Jay Lake (jaylake) wrote,
Jay Lake

[writing] (fe)male stories

One of the rather intense topics of discussion last week at Rio Hondo was the concept of masculine and feminine writing. Not, specifically, stories by persons of either gender, but more generally the idea that stories themselves have gender. While there are analytics such as Gender Genie which do textual mapping based on established algorithms, the discourse ran more toward the themes and types of stories which get written, and how they can be thought to have gender associations.

There are easy stereotypes which can be pointed to, about how stories resolve, whether they're internally or externally focused, and so forth. We dug deeper than that, which was fascinating, though like many such topics it does not lend itself to resolution.

I was also struck by how this discussion overlapped with the recent kerfuffle over gender and race in editorial acceptances. The fact that our field is fundamentally committed to writing about the Other lends a strange cast to all these discussions. It's not as if there's a specific qualification for SF, unlike women's lit or post-colonial lit or whatever.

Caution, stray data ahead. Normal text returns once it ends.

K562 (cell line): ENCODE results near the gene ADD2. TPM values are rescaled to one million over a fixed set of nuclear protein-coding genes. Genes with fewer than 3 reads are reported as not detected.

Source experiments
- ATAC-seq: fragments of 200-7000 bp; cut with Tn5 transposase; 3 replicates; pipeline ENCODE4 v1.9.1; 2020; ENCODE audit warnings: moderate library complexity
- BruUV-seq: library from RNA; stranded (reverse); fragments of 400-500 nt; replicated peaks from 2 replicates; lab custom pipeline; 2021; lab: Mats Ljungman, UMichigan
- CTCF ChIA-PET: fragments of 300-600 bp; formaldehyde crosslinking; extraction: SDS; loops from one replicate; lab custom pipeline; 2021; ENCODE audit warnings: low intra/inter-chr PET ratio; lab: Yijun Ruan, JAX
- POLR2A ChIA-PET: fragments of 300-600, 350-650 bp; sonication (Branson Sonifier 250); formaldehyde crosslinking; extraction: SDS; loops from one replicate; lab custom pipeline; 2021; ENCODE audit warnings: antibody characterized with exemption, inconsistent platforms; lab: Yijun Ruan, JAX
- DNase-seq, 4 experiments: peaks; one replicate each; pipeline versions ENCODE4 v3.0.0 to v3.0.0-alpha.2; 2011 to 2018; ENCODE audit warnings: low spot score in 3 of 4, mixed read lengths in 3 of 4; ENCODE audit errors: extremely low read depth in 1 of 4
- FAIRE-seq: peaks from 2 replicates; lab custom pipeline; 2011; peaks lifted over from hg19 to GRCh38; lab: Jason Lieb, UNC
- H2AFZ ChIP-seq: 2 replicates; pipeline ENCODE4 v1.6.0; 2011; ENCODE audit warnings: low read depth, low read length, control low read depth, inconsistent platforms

What do you think differentiates a masculine or feminine story? Can you offer (or ideally, link to) an example?
Tags: process, writing

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